1911 Encyclopædia Britannica/Roe, Sir Thomas
ROE (or Row), SIR THOMAS (c. 1581-1644), English diplomatist, son of Robert Rowe, and of Elinor, daughter of Robert jermy of Worstead in Norfolk, was born at Low Leyton near Wanstead in Essex, and at the age of twelve (1593) matriculated at Magdalen College, Oxford. Shortly afterwards he joined one of the inns of court, and was made esquire of the body to Queen Elizabeth. He was knighted by James I. in 1605, and became intimate with Henry, prince of Wales, and also with his sister Elizabeth, afterwards queen of Bohemia, with whom he maintained a correspondence and Whose cause he championed. In 1610 he was sent by Prince Henry on a mission to the West Indies, during which he visited Guiana and the river Amazon, but failed then, and in two subsequent expeditions, to discover the gold which was the object of his travels. In 1614 he was elected M.P. for Tamworth, and in 1621 for Cirencester. His permanent reputation was mainly secured by the success which attended his embassy in 1615-18 to the court at Agra of the Great Mogul, Jahangir, the principal object of the mission being to obtain protection for an English factory at Surat. Appointed ambassador to the Porte in 1621, which he even then describes as being “irrevocably sick, ” he distinguished himself by further successes. He obtained an extension of the privileges of the English merchants, concluded a treaty with Algiers in 1624, by which he secured the liberation of several hundred English captives, and gained the support, by an English subsidy, of the Transylvanian Prince Bethlen Gabor for the European Protestant alliance and the cause of the Palatinate. Through his friendship with the patriarch of the Greek Church, Cyril Lucaris, the famous Codex Alexandrinus was presented to James I., and Roe himself collected several valuable MSS. which he subsequently presented to. the Bodleian library. In 1629 he was again successful in another mission undertaken to arrange a peace between Sweden and Poland. Subsequently Roe negotiated treaties with Danzig and Denmark, returning home in 1630, when a gold medal was struck in his honour. In January 1637 he was appointed chancellor of the Order of the Garter, with a pension of £1200 a year. Subsequently he took part in the peace conferences at Hamburg, Regensburg and Vienna, and used his influence to obtain the restoration of the Palatinate, the emperor declaring that he had “ scarce ever met with an ambassador till now.” In June 1640 he was made a privy councillor, and in October was returned to parliament as member for the university of Oxford, where his unrivalled knowledge of foreign affairs, commerce and finance, together with his learning and eloquence, gained for him in another sphere considerable reputation. He died on the 6th of November 1644. He had married Eleanor, daughter of Sir Thomas Carr of Stamford, Northamptonshire. Roe was a distinguished and most successful diplomatist, an accomplished scholar and a patron of learning, while his-personal character was unblemished.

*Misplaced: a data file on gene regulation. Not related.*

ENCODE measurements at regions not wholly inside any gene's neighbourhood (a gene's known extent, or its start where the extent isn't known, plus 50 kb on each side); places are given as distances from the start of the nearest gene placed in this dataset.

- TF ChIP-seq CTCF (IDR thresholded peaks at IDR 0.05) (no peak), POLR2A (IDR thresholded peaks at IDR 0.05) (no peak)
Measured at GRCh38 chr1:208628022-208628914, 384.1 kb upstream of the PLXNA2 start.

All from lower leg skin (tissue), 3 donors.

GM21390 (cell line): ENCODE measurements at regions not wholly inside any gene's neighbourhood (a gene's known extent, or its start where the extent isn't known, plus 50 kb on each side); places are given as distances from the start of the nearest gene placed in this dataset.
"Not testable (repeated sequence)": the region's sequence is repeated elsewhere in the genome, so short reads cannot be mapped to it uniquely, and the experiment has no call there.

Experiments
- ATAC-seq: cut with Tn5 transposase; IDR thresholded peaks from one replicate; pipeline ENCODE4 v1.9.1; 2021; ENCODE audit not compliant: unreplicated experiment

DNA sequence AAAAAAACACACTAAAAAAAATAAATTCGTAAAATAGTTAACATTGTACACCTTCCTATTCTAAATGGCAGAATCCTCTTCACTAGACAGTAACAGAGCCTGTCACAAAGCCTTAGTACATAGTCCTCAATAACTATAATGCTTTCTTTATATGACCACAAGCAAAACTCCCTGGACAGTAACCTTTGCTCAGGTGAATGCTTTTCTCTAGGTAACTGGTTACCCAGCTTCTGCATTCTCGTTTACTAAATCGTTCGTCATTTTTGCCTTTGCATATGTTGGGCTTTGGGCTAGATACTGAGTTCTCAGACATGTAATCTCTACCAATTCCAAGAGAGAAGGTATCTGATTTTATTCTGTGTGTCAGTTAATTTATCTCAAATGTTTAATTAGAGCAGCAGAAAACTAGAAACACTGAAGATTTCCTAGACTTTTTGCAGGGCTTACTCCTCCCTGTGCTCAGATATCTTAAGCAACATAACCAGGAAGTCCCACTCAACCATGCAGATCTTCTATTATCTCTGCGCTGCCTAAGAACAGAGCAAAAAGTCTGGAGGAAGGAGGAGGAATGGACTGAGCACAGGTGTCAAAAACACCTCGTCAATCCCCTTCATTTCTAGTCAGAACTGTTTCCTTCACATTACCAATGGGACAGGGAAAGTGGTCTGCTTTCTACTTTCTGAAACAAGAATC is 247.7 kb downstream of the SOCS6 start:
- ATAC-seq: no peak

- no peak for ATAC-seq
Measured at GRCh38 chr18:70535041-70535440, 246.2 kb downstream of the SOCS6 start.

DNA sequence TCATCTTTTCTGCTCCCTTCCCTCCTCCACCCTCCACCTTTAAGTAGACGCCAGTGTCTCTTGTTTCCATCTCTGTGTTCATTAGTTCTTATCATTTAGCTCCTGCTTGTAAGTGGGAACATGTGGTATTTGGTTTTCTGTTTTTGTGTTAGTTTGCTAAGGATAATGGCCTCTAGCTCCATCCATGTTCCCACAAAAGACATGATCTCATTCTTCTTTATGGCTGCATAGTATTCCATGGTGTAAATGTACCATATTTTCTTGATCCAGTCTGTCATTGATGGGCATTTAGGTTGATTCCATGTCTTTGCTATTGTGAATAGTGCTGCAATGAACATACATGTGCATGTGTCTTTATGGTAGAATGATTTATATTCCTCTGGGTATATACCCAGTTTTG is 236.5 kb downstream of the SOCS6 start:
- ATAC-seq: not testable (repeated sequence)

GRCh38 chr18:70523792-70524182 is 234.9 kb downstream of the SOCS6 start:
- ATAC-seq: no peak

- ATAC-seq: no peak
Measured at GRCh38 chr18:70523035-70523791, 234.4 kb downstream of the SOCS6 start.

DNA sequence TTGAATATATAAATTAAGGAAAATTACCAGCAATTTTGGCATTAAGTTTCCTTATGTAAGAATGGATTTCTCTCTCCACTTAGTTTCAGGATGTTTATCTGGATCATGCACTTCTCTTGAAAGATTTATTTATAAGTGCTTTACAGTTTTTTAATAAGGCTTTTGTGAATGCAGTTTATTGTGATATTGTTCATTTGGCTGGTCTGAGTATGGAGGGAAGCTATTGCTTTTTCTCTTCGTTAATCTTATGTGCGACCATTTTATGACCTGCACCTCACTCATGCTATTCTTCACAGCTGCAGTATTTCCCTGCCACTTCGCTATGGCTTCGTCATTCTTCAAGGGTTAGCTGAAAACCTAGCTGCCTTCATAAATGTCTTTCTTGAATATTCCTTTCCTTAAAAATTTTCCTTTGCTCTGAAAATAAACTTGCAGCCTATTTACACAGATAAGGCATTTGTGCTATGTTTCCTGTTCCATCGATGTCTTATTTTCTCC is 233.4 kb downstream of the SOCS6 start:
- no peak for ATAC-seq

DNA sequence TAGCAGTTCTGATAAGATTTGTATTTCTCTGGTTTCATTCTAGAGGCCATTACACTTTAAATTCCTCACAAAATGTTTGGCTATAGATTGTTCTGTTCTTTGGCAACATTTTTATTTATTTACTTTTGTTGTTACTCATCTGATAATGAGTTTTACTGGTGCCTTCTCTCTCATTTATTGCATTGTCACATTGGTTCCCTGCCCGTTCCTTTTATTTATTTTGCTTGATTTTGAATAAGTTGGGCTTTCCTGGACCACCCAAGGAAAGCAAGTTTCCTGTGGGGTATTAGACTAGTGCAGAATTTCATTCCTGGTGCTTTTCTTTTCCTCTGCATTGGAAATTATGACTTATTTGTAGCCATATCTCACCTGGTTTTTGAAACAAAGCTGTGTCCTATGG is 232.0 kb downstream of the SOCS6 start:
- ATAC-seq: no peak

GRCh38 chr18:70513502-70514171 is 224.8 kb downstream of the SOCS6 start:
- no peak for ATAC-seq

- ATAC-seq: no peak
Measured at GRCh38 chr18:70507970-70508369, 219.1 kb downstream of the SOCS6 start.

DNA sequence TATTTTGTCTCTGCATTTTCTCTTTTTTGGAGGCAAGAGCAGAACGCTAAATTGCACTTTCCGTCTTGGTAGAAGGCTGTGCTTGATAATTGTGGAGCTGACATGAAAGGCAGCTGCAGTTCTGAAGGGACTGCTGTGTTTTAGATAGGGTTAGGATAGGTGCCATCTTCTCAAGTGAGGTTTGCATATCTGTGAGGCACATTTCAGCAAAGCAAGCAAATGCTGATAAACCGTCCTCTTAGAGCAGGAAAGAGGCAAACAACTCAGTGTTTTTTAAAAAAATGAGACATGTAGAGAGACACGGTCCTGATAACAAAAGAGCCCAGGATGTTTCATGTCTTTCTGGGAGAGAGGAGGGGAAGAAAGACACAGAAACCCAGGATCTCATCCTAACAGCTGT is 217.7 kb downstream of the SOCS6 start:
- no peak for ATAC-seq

His Journal of the mission to the Mogul, several times printed, has been re-edited, with an introduction by W. Foster, for the Hakluyt Society (1899). This is a valuable contribution to the history of India in the early 17th century. Of his correspondence, Negotiations in his Embassy to the Ottoman Porte, 1621-28, vol. i. was published in 1740, but the work was not continued. Other correspondence, consisting of letters relating to his mission to Gustavus Adolphus, was edited by S. R. Gardiner for the Camden Society Miscellany (1875), vol. vii., and his correspondence with Lord Carew in 1615 and 1617 by Sir F. Maclean for the same society in 1860. Several of his MSS. are in the British Museum collections. Roe published a True and Faithful Relation . . . concerning the Death of Sultan Osman . ., 1622; a translation from Sarpi, Discourse upon the Resolution taken in the Valteline (1628); and in 1613 Dr T. Wright published Quatuor Colloquia, consisting of theological disputations between himself and Roe; a poem by Roe is printed in Notes and Queries, iv. Ser. v. 9. The Swedish Intelligencer (1632-33), including an account of the career of Gustavus Adolphus and of the Diet of Ratisbon (Rcgensburg), is attributed to Roe in the catalogue of the British Museum. Several of his speeches, chiefly on currency and financial questions, were also published. Two other works in MS. are mentioned by Wood: Compendious Relation of the Proceedings . . . of the Imperial Diet at Ratisbon and Journal of Several Proceedings of the Order of the Garter.